As a couple strolls down a grocery aisle in a recent episode of HBO’s “Silicon Valley,” the woman turns to the man and says, “You do realize I’m literally the only person in this entire grocery store who’s actually buying stuff for myself?” And the shot widens, revealing a store filled with Instacart, TaskRabbit and Postmates employees filling up carts for their on-demand customers.
While the scene is a parody of the tech-obsessed culture, it may someday become reality as brands evolve to meet the ever-rising expectations of today’s consumers, who above all want — in a word — ease. This is why people pay $99 a year to join Amazon Prime. It’s why Airbnb draws more traffic than any other hotel brand or metasearch site. It’s why Uber is now a verb.
Simple, convenient, friction-free experiences that make a customer’s life easier foster brand infatuation. To find out what this actually means, Signal (my employer) partnered with Digital Ascendant to survey US shoppers (registration required) about what their favorite retail and travel/hospitality brands do better than the rest.
What people’s favorite brands are doing right
Here’s what we learned are the most important things consumers’ favorite brands do right during the shopping experience:
- According to 82 percent of those surveyed: Retail brands make it easy to find relevant products, services or offers. Ditto for 70 percent of travel/hospitality shoppers.
- Making shopping seamless and effortless at every interaction comes in a close second for 73 percent of retail customers and 61 percent of travel/hospitality consumers.
We also learned what preferred brands do better to boost the equally important, yet often-overlooked, post-purchase experience:
- Quick issue resolution (64 percent) and easy feedback options (55 percent) rank the highest for consumers when it comes to their favorite retailers.
- For travel/hospitality shoppers, receiving updates that make travel easier (54 percent), quick issue resolution (52 percent) and easy feedback options (46 percent) follow on the heels of loyalty rewards (63 percent), likely because loyalty programs are long-ingrained in the travel-shopping experience.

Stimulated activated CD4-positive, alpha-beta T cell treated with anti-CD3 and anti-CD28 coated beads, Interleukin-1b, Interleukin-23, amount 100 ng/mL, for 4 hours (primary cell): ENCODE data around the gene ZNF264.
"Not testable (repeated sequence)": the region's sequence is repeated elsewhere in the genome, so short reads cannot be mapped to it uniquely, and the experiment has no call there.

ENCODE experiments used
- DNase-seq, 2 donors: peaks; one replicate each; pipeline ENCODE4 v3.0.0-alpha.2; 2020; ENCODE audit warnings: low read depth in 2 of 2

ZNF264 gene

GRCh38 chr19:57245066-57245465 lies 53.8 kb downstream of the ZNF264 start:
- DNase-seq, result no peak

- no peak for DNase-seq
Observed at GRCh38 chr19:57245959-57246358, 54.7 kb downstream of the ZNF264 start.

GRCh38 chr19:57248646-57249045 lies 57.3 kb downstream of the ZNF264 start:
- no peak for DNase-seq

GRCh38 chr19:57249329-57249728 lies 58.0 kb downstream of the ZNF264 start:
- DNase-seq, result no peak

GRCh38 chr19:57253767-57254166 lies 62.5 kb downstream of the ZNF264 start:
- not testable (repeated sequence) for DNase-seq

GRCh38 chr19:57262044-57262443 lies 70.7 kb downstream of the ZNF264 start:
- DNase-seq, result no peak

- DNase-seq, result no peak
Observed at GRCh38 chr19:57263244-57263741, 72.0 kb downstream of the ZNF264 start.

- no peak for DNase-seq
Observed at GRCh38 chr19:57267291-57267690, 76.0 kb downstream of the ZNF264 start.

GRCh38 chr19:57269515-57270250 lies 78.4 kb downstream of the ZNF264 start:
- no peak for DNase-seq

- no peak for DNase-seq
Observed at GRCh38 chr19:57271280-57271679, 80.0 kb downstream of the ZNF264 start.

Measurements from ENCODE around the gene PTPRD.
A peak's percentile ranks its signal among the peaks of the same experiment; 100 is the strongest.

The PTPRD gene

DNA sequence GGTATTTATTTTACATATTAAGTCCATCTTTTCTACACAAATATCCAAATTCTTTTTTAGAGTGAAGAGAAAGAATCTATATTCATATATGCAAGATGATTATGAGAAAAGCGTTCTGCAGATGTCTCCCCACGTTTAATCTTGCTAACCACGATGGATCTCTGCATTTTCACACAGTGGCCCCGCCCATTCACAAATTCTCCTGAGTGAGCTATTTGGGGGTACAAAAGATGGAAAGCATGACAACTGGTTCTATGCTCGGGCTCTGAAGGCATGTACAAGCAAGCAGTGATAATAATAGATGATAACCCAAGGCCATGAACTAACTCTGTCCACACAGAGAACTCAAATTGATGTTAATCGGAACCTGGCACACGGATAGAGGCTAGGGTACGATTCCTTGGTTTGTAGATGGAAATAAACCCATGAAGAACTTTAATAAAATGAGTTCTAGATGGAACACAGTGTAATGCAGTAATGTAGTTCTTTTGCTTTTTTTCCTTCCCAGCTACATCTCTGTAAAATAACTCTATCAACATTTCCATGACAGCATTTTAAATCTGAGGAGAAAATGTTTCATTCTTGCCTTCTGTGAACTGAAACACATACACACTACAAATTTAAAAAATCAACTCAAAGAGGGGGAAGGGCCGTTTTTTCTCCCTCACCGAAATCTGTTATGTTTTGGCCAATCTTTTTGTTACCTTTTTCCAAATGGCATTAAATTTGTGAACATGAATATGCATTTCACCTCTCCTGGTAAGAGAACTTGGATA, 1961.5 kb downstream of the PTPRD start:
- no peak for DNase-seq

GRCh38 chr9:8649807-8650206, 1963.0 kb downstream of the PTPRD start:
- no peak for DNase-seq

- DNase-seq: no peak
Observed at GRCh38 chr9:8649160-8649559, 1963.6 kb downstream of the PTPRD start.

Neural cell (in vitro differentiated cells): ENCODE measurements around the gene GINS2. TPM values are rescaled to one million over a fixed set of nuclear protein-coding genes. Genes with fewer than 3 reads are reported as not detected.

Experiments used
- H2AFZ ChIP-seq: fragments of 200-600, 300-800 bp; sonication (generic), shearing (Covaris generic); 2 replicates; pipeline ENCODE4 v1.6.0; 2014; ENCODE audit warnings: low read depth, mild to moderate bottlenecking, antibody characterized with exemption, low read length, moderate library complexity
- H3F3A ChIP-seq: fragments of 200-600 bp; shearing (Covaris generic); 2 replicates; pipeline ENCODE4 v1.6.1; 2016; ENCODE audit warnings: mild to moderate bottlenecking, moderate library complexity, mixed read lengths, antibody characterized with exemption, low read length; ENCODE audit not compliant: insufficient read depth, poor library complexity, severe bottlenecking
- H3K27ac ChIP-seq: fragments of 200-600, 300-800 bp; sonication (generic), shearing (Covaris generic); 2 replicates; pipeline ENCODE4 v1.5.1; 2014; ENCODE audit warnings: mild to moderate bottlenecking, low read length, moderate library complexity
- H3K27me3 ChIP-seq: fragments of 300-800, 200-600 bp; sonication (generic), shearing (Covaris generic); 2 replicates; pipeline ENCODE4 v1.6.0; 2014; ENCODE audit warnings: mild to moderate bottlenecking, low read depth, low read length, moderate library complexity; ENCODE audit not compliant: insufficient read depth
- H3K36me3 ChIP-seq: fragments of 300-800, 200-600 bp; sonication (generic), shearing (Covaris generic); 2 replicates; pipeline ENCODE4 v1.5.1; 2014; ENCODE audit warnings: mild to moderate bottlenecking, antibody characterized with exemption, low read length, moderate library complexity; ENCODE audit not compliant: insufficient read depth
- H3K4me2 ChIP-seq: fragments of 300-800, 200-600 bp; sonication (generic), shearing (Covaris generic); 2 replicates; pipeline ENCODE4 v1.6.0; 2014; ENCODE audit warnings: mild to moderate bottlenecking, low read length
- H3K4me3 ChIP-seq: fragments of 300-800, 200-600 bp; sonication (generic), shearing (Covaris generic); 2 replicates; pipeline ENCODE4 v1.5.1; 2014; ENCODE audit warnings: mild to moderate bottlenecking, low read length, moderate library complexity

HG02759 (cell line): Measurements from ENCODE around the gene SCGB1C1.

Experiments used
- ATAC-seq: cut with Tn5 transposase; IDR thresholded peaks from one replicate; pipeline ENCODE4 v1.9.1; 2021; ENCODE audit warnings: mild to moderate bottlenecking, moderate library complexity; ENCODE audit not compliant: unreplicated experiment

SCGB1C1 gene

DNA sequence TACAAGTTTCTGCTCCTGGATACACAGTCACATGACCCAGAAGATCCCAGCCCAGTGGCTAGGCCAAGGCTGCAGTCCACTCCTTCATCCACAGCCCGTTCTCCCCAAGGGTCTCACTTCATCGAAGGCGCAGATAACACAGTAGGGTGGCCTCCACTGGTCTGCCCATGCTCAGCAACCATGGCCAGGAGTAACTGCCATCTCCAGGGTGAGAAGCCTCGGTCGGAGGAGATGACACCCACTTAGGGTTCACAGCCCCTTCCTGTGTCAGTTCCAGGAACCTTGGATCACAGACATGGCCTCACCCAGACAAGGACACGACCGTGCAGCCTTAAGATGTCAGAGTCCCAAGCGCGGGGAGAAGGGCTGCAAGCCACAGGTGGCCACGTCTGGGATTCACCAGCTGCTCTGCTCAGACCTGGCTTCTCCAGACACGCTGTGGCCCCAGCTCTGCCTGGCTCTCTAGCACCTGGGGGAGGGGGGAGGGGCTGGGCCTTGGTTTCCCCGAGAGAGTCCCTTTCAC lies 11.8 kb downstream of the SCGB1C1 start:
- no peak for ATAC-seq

Now, is this mind-blowing news? Not really. But it does reinforce that marketers need to stop thinking about their customers in terms of transactions and start thinking about them as real people.
What does blow my mind, however, is that so many brands still don’t follow this philosophy, as evidenced by a plummeting retail sector, a travel industry suffering a media blitz of consumer scrutiny, and a hospitality industry facing intense pressure to think outside the box to compete with the rapid growth of industry disruptors in the marketplace.
Brands in any industry need to understand that customer experiences aren’t defined by any single device, channel or campaign. Rather, they are a reflection of everything a brand knows about a customer — needs, desires and past behaviors — which takes shape at the right time and in the right context of a buyer journey.
In short, it takes a complex series of data to deliver just the right amount of ease. And the one thing that ties it all together is identity.
Delivering 1:1 relevancy
Resolving customer identity means much more than knowing someone’s name. It means being able to connect all the information a brand may have about an individual — data in offline CRM (customer relationship management) storages and POS (point of sale) systems, web history, app searches, chat box queries and so on — and link it back to a persistent profile that continues to accumulate new data throughout the customer life cycle.
An identity asset, as such, powers the insights needed to find and relate to people with 1:1 relevancy. This is where the new crop of customer identity solutions come into play.
Brands that invest in strategies and solutions that utilize customer data and identity to innovate easy and consistent customer engagements across touch points will reap the rewards. In our consumer survey, roughly 80 percent of retail and travel/hospitality shoppers are somewhat to very likely to spend more and buy more often from their favorite brands, in addition to spreading the word to friends and family.
And the impact of this can be huge. Take Instacart, for example. While “Silicon Valley” may have been poking fun at consumer trends, the company went from startup to $2 billion business, topping Forbes’ most promising companies list, in just three years. Although Amazon’s proposed $13.7 billion acquisition of Whole Foods muddles Instacart’s future, the intense competition to dominate the grocery delivery space shows just how much brands are betting on consumers’ willingness to pay to make their lives easier. Now, that’s nothing to laugh at.
Some opinions expressed in this article may be those of a guest author and not necessarily Marketing Land. Staff authors are listed here.
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Author: Mike Sands
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